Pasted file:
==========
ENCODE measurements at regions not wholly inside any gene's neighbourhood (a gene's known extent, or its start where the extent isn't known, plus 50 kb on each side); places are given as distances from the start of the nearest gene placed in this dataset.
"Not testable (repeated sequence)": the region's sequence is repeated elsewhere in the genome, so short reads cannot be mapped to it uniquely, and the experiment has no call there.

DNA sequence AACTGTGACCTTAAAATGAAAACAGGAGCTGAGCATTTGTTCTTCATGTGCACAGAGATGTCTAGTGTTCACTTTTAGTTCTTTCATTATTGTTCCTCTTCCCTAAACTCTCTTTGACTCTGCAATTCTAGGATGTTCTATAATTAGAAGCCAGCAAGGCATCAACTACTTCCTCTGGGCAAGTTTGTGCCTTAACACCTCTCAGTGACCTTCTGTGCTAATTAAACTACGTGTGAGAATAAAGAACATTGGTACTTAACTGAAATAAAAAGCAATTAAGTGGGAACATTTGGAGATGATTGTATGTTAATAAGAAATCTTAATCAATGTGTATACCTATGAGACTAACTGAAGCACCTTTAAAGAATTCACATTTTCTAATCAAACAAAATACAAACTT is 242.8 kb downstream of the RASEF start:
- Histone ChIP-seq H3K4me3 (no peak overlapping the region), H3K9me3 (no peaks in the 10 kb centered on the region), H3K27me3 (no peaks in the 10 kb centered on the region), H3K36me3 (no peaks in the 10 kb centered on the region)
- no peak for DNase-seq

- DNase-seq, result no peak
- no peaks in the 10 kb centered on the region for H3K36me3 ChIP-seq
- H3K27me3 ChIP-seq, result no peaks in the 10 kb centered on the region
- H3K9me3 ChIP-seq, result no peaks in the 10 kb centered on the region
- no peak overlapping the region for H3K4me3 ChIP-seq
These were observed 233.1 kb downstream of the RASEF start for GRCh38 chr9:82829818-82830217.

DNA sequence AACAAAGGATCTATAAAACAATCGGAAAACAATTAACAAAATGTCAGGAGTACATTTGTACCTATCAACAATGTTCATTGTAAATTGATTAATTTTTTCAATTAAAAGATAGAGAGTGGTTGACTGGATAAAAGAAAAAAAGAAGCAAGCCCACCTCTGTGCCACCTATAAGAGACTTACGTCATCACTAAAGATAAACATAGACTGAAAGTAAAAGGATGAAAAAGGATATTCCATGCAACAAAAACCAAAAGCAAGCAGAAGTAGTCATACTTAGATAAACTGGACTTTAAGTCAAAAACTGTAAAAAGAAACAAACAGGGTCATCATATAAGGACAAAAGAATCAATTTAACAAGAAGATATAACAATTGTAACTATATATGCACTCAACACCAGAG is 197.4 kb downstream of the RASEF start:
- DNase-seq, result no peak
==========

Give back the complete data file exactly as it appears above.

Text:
ENCODE measurements at regions not wholly inside any gene's neighbourhood (a gene's known extent, or its start where the extent isn't known, plus 50 kb on each side); places are given as distances from the start of the nearest gene placed in this dataset.
"Not testable (repeated sequence)": the region's sequence is repeated elsewhere in the genome, so short reads cannot be mapped to it uniquely, and the experiment has no call there.

DNA sequence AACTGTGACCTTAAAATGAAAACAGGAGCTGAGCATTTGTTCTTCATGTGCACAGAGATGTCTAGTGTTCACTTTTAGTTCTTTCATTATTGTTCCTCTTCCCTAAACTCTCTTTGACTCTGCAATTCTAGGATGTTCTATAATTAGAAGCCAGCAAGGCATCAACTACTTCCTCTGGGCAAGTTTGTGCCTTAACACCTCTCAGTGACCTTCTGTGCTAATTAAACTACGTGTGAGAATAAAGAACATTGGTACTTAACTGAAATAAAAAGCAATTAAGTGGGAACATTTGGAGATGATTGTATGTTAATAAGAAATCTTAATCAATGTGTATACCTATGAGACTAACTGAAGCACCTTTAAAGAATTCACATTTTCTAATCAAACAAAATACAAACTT is 242.8 kb downstream of the RASEF start:
- Histone ChIP-seq H3K4me3 (no peak overlapping the region), H3K9me3 (no peaks in the 10 kb centered on the region), H3K27me3 (no peaks in the 10 kb centered on the region), H3K36me3 (no peaks in the 10 kb centered on the region)
- no peak for DNase-seq

- DNase-seq, result no peak
- no peaks in the 10 kb centered on the region for H3K36me3 ChIP-seq
- H3K27me3 ChIP-seq, result no peaks in the 10 kb centered on the region
- H3K9me3 ChIP-seq, result no peaks in the 10 kb centered on the region
- no peak overlapping the region for H3K4me3 ChIP-seq
These were observed 233.1 kb downstream of the RASEF start for GRCh38 chr9:82829818-82830217.

DNA sequence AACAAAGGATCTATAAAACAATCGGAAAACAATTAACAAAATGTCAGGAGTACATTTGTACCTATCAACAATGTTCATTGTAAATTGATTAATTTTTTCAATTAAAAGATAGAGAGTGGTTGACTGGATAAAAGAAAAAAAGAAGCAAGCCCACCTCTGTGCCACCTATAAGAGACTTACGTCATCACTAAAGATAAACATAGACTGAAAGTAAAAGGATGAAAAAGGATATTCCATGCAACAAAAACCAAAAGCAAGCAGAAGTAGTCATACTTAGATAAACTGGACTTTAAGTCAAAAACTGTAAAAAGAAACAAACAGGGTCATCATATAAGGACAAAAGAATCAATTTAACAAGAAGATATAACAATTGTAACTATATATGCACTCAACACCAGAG is 197.4 kb downstream of the RASEF start:
- DNase-seq, result no peak